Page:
cheap GPS

Jeremy Porter jerry at
Fri Aug 20 17:37:37 UTC 1999

Most telcos do use use GPS for timing, however they also use
Cesium standards for backup also.  Don't forget CDMA systems use
GPS/Cesium for clocking also, and CDMA won't work at all without
accurate clocking.  There are only about 2 companies in the world
making precision time/frequencey references for high speed telecommunications
networks.  The NTP term "stratum" is derived from the old
primary refence clocks used by the Bell network to provide

The little birdies tell me that some of this equipment failed its
week rollover test the first time, but patches were quickly made.
Hopefully all the telco's using the equipment read the engineering
field notices....

In message <19990820125326.F24455 at>, Jared Mauch writes:
>	I'm interested in knowing if there are any telcos that
>are using a GPS for their ckt timing, and this will cause that timing to
>break, and those of us that take "clock source line" from M13's, etc..
>will have problems with our channelized ckts (dial, ct3, etc..?)
>	Anyone here privy to that type of information, and can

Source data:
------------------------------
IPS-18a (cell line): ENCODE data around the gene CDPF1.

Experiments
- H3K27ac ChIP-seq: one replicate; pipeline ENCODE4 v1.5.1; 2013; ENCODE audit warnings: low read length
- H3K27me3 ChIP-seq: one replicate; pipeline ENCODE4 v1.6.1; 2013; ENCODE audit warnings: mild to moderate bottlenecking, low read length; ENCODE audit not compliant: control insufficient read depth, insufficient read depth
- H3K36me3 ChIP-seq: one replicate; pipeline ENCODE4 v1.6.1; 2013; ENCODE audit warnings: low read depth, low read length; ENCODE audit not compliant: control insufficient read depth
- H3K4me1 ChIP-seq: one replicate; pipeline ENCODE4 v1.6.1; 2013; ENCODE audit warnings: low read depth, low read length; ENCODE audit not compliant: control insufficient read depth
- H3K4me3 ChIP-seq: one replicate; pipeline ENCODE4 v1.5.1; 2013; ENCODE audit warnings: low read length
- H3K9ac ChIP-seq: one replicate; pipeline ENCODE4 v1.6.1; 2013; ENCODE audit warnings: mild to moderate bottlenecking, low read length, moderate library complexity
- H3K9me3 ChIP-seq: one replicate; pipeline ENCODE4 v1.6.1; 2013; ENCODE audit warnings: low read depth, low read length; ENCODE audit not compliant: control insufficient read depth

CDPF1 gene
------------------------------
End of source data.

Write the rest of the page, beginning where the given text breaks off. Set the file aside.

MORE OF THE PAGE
>you comment?
>	- jared
>On Fri, Aug 20, 1999 at 09:42:30AM -0700, Jerry Scharf wrote:
>> On Fri, 20 Aug 1999, Alex P. Rudnev wrote:
>> > Through I did not see anything to worry about - your GPC may be show you 
>> > the wrong date, but why it can affect the accuracy at all (except some 
>> > short time around the very moment itself).
>> > 
>> This is not true. There is things called the catelog and ephemerus, which
>> are time based and give detailed corrections of the orbital position of
>> the satellites that GPS derives locaton from. If the receiver does not
>> handle rollover correctly, it will not correctly return time or position.
>> Most receivers built since the mid 90s have handles this, and even more of
>> the precision time sources have handled this, but nothing is perfect. It's
>> really easy for the manufacturer to test this, but almost impossible for a
>> user to (you need a GPS simulator.)
>> The good thing about modern NTP systems is that they don't accept times
>> that are way off (there was a bad incident of a wacko clock many years
>> ago) so if the GPS reports a 1980 date, the software would not believe it.
>> That would mean losing synch with the GPS, but that should not be the end
>> of time for a reasonalbly configured system.
>> I'll be watching all my clocks, but a lot of people won't be.
>Jared Mauch  | pgp key available via finger from jared at
>clue++;      |  My statements are only mine.
>             |           "Waste Management Consultant"           VOYN

--- jerry at
Freeside/ Insync Internet, Inc.| 512-458-9810 |
#include <sys/machine/wit/fortune.h>

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